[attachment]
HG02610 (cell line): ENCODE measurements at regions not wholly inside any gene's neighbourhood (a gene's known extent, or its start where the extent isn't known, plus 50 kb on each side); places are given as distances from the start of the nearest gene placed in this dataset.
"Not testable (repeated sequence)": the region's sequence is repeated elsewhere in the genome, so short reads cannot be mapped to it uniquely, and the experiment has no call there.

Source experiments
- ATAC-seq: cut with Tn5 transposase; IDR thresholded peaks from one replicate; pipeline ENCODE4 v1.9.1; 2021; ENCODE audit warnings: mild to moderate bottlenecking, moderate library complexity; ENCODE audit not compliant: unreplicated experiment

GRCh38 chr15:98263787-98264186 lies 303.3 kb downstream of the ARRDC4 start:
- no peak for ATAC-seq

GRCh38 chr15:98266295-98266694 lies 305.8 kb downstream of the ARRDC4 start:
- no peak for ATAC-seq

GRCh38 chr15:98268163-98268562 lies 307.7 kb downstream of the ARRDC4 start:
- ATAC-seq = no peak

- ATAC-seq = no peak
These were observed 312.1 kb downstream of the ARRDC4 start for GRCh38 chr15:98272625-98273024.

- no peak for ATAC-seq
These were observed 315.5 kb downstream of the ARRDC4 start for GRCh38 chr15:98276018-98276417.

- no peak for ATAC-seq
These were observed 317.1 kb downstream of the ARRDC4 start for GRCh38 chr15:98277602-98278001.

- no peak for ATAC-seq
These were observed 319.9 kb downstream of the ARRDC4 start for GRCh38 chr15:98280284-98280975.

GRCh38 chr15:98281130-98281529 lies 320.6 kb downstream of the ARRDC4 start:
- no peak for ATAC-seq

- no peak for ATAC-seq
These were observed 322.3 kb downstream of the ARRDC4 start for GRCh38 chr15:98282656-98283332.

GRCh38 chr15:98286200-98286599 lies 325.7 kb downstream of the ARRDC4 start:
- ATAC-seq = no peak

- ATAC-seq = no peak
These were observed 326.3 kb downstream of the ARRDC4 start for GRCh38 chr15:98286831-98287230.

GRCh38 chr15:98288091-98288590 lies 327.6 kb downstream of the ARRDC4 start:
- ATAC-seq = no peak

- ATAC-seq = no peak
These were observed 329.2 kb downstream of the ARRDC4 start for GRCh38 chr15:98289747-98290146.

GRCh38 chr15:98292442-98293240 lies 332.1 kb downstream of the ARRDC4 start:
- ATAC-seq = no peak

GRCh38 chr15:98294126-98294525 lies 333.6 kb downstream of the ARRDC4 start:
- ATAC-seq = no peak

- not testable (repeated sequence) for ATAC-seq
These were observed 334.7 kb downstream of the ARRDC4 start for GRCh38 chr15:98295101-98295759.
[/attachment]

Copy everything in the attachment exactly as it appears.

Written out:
HG02610 (cell line): ENCODE measurements at regions not wholly inside any gene's neighbourhood (a gene's known extent, or its start where the extent isn't known, plus 50 kb on each side); places are given as distances from the start of the nearest gene placed in this dataset.
"Not testable (repeated sequence)": the region's sequence is repeated elsewhere in the genome, so short reads cannot be mapped to it uniquely, and the experiment has no call there.

Source experiments
- ATAC-seq: cut with Tn5 transposase; IDR thresholded peaks from one replicate; pipeline ENCODE4 v1.9.1; 2021; ENCODE audit warnings: mild to moderate bottlenecking, moderate library complexity; ENCODE audit not compliant: unreplicated experiment

GRCh38 chr15:98263787-98264186 lies 303.3 kb downstream of the ARRDC4 start:
- no peak for ATAC-seq

GRCh38 chr15:98266295-98266694 lies 305.8 kb downstream of the ARRDC4 start:
- no peak for ATAC-seq

GRCh38 chr15:98268163-98268562 lies 307.7 kb downstream of the ARRDC4 start:
- ATAC-seq = no peak

- ATAC-seq = no peak
These were observed 312.1 kb downstream of the ARRDC4 start for GRCh38 chr15:98272625-98273024.

- no peak for ATAC-seq
These were observed 315.5 kb downstream of the ARRDC4 start for GRCh38 chr15:98276018-98276417.

- no peak for ATAC-seq
These were observed 317.1 kb downstream of the ARRDC4 start for GRCh38 chr15:98277602-98278001.

- no peak for ATAC-seq
These were observed 319.9 kb downstream of the ARRDC4 start for GRCh38 chr15:98280284-98280975.

GRCh38 chr15:98281130-98281529 lies 320.6 kb downstream of the ARRDC4 start:
- no peak for ATAC-seq

- no peak for ATAC-seq
These were observed 322.3 kb downstream of the ARRDC4 start for GRCh38 chr15:98282656-98283332.

GRCh38 chr15:98286200-98286599 lies 325.7 kb downstream of the ARRDC4 start:
- ATAC-seq = no peak

- ATAC-seq = no peak
These were observed 326.3 kb downstream of the ARRDC4 start for GRCh38 chr15:98286831-98287230.

GRCh38 chr15:98288091-98288590 lies 327.6 kb downstream of the ARRDC4 start:
- ATAC-seq = no peak

- ATAC-seq = no peak
These were observed 329.2 kb downstream of the ARRDC4 start for GRCh38 chr15:98289747-98290146.

GRCh38 chr15:98292442-98293240 lies 332.1 kb downstream of the ARRDC4 start:
- ATAC-seq = no peak

GRCh38 chr15:98294126-98294525 lies 333.6 kb downstream of the ARRDC4 start:
- ATAC-seq = no peak

- not testable (repeated sequence) for ATAC-seq
These were observed 334.7 kb downstream of the ARRDC4 start for GRCh38 chr15:98295101-98295759.